Role player v. average Facebook user

The news that Facebook is disabling role playing accounts is spreading. Some people many be wondering just how a role player differs from a “real” person. Who, or rather what kinds of accounts, is Facebook disabling exactly? And how do those accounts differ from all the other accounts Facebook is leaving alone?

Profile of a Facebook User
Profile of a Facebook User Copyright 2011 All Rights Reserved

Facebook did not respond to a request for comment or clarification but here are some interesting statistics about Facebook users, provided by the company:

  • More than 500 million users
  • 50 percent of users log on on any given day
  • 70 percent of users are OUTSIDE the US
  • More than 200 million active users access FB through their mobile devices.

The average FB user has 130 friends and is connected to 80 community pages, groups and events. They create 90 pieces of content a month.

Exact statistics regarding role play accounts on Facebook is not available. Anecdotal evidence indicates that many of those whose accounts were disabled yesterday had more than 1000 friends each. @TB_PamR, @BarmaidSookie and @SookieSC report nearly 2K friends. @VampHadley had around 4K. And @VampireSookieTB had reached the limit of friends allowed by Facebook. At the opposite end of the spectrum @JStackhouseTB had “only” 900 friends.

Not all role players were active on Facebook every day. Some, like Hadley and the Sookies tried to be. Others, like Pam, didn’t make much use of Facebook beyond posting links back to blogs and other content. Some role players have wondered whether the type and amount of activity gave them away or posed a problem for Facebook. This does not appear to be the case. Although all the role players interviewed used FB to promote their blogs and most linked formspring accounts to their profiles, neither of these activities are unusual for the average Facebook user.  Some role played on FB, interacting with other users in character (IC) and even performing full or mini storylines there. Others just used it as a means to connect with fellow RPers or even fans the way average users connect with class mates and friends. Not all of the RPers had personal Facebook pages other than their character page, either.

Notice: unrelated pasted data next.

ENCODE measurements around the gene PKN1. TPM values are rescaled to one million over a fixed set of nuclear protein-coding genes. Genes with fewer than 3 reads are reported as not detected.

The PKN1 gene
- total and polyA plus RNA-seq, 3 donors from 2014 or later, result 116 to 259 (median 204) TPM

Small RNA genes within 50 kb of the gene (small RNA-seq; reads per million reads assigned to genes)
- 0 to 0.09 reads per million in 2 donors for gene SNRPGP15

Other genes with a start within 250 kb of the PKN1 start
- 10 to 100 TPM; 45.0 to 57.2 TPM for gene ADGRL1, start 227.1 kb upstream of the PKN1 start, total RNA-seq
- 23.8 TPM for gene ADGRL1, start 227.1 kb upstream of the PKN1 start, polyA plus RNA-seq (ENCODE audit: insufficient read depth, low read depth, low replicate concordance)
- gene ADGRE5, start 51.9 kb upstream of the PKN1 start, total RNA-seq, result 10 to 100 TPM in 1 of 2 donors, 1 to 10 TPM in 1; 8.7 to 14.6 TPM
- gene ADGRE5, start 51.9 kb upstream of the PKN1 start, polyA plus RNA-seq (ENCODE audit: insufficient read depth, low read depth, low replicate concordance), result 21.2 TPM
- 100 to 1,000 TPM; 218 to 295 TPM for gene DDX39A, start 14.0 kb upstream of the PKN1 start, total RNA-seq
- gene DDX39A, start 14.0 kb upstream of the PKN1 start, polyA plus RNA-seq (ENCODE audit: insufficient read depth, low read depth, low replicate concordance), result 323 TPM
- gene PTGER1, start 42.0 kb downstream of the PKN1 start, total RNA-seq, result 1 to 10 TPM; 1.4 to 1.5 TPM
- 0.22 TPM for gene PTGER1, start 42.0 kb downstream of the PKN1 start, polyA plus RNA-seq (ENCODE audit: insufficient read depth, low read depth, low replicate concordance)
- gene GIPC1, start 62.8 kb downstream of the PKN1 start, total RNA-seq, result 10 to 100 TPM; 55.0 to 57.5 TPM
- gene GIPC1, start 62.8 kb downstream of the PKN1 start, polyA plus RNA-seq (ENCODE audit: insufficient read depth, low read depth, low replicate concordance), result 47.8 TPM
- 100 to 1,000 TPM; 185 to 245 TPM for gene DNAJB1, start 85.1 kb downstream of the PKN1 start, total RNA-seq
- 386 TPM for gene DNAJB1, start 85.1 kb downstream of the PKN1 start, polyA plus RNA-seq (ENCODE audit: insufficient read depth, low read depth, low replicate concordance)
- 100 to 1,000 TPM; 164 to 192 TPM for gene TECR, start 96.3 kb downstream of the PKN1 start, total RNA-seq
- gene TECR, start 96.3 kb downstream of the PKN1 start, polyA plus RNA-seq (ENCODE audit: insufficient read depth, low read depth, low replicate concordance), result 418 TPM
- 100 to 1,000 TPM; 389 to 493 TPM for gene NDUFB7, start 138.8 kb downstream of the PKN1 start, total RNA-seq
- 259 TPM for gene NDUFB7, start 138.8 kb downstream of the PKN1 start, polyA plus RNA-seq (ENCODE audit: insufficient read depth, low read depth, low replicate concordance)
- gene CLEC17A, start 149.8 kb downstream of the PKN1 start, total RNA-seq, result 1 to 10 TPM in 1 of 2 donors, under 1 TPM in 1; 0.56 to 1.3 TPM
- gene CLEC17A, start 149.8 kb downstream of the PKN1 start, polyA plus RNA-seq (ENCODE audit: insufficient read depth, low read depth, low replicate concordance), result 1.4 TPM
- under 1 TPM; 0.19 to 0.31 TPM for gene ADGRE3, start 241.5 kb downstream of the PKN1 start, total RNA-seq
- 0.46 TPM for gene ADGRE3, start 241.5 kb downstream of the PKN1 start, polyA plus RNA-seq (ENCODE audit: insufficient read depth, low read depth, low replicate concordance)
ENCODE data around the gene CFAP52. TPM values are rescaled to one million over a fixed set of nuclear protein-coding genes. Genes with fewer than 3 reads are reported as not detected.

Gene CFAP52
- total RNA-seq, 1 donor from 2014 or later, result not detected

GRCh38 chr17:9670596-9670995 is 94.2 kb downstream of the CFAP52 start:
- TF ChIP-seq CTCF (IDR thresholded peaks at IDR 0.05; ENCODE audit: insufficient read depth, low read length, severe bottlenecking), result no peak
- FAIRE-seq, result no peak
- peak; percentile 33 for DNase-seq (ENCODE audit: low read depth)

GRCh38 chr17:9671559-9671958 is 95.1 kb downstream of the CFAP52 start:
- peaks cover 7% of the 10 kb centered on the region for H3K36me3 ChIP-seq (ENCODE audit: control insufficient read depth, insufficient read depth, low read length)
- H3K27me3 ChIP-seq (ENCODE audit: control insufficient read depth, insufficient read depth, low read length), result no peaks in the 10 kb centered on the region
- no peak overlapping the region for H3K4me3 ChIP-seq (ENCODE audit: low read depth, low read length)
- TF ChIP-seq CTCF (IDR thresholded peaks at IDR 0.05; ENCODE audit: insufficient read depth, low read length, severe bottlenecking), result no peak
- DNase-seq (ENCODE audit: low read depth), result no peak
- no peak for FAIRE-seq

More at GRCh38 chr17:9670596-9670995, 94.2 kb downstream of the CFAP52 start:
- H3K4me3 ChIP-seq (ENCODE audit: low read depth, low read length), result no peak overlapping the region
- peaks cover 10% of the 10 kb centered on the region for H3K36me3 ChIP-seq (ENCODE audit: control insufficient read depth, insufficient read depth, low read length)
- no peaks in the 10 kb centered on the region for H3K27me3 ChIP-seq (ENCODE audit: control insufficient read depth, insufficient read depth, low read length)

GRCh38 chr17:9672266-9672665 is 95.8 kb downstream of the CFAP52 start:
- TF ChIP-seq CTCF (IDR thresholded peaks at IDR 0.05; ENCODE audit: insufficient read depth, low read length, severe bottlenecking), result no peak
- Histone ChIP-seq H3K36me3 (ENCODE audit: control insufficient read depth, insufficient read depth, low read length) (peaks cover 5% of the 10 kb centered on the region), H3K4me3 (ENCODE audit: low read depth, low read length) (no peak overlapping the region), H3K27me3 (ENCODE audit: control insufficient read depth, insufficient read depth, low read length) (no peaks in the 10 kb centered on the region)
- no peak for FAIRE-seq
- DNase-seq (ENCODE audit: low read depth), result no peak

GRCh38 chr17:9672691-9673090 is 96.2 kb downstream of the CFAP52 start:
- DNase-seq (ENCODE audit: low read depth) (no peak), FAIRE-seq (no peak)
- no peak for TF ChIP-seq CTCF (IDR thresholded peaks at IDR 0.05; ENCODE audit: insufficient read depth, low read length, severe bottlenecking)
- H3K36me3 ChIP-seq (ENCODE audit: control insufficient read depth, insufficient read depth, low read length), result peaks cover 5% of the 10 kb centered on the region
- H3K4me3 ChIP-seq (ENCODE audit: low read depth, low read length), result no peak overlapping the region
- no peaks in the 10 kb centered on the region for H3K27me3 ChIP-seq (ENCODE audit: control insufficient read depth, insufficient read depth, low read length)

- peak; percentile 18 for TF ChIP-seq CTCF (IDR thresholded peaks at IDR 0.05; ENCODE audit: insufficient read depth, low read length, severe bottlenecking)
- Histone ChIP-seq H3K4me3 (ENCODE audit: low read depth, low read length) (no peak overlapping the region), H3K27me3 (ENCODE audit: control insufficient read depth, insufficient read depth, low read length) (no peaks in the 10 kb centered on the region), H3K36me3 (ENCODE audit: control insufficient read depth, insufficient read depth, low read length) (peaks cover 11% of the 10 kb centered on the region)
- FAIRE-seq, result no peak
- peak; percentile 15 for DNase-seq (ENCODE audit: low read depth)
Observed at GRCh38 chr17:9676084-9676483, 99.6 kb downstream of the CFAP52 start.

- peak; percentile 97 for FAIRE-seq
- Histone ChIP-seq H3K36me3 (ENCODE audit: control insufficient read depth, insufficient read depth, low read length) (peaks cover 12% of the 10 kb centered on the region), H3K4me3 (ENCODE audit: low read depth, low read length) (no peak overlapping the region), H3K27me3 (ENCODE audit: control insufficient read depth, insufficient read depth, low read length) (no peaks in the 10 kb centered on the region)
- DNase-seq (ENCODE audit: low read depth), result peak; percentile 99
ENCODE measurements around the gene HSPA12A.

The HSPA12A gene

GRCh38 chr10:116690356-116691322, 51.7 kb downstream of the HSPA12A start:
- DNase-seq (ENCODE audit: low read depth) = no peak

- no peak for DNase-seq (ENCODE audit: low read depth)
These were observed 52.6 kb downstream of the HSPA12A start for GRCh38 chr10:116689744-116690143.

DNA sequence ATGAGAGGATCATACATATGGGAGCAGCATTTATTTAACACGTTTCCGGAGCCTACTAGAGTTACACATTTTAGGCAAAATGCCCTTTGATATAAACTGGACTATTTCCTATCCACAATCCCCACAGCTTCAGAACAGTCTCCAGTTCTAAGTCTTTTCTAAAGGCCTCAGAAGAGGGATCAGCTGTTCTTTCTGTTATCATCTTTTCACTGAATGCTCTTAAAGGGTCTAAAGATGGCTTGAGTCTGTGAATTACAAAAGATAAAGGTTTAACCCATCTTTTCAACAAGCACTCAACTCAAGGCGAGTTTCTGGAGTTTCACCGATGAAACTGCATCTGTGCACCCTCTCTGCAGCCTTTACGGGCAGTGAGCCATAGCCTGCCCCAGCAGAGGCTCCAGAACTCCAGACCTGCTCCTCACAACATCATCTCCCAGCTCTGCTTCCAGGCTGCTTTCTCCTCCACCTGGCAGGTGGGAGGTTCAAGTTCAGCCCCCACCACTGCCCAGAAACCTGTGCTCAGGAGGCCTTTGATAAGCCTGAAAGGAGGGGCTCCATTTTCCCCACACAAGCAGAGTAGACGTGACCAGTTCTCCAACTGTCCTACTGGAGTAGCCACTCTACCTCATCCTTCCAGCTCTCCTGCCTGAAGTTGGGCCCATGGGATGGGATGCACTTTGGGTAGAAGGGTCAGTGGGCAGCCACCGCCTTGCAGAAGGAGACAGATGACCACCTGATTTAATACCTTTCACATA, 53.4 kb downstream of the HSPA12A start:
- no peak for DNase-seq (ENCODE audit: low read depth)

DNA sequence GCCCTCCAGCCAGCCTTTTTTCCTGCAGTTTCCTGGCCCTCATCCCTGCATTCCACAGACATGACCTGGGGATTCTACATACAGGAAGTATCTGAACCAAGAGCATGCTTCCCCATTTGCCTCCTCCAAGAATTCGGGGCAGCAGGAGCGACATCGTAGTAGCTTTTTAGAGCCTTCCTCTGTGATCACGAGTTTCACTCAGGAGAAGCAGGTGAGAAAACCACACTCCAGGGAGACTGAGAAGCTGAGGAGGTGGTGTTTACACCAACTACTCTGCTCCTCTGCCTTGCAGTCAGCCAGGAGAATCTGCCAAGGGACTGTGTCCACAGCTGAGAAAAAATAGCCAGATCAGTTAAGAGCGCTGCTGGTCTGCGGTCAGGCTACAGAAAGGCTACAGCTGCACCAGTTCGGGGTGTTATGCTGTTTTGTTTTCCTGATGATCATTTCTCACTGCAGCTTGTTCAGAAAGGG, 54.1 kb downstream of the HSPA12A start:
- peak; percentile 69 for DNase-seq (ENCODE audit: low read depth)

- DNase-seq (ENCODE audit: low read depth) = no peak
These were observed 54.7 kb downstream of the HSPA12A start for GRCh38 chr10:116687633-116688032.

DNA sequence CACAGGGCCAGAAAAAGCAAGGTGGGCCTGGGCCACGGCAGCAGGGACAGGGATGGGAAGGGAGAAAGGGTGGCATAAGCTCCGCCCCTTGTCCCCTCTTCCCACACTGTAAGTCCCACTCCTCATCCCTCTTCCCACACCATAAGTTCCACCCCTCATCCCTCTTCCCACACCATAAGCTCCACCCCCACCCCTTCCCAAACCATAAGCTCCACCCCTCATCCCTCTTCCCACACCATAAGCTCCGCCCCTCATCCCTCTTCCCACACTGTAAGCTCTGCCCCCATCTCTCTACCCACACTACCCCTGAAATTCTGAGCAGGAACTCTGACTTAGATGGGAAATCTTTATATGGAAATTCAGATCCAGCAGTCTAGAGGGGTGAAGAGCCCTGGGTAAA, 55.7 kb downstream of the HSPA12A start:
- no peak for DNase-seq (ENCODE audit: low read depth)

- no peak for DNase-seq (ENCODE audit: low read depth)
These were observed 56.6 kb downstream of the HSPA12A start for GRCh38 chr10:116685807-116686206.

What all the disabled accounts appear to have in common, based on unscientific observation, is a recognizable name and a significant number of friends. it’s difficult to see why a large number of friends is a bad thing from Facebooks perspective. The use of character names and celebrity images could pose a bigger problem by potentially violating copyright. This argument is effective until it is noted that some RPers have permission from the celebrities whose images they use to make use of them or that original role playing characters have also been disabled.

To be clear, Facebook terms state:

Facebook users provide their real names and information, and we need your help to keep it that way. Here are some commitments you make to us relating to registering and maintaining the security of your account:

  1. You will not provide any false personal information on Facebook, or create an account for anyone other than yourself without permission.
  2. You will not create more than one personal profile.

Further, Facebook reserves the right to remove content or information they believe violates copyright laws.  The terms allow FB to disable accounts for repeated alleged copyright infringement. They also state that “If we remove your content for infringing someone else’s copyright, and you believe we removed it by mistake, we will provide you with an opportunity to appeal.” No details are provided on how that appeal is to be made.

Perhaps most significant of all to role players and anyone whose account has been disabled is the clause in the Facebook terms and conditions which states simply “If we disable your account, you will not create another one without our permission.”  Facebook is clearly saying that popular role players are not wanted.

Trying to distinguish a role player from a real person can be a time consuming, if mildly entertaining process. Perhaps a better use of role players time might be identifying viable Facebook alternatives that do welcome pseudonyms and stage names. Anybody have any suggestions?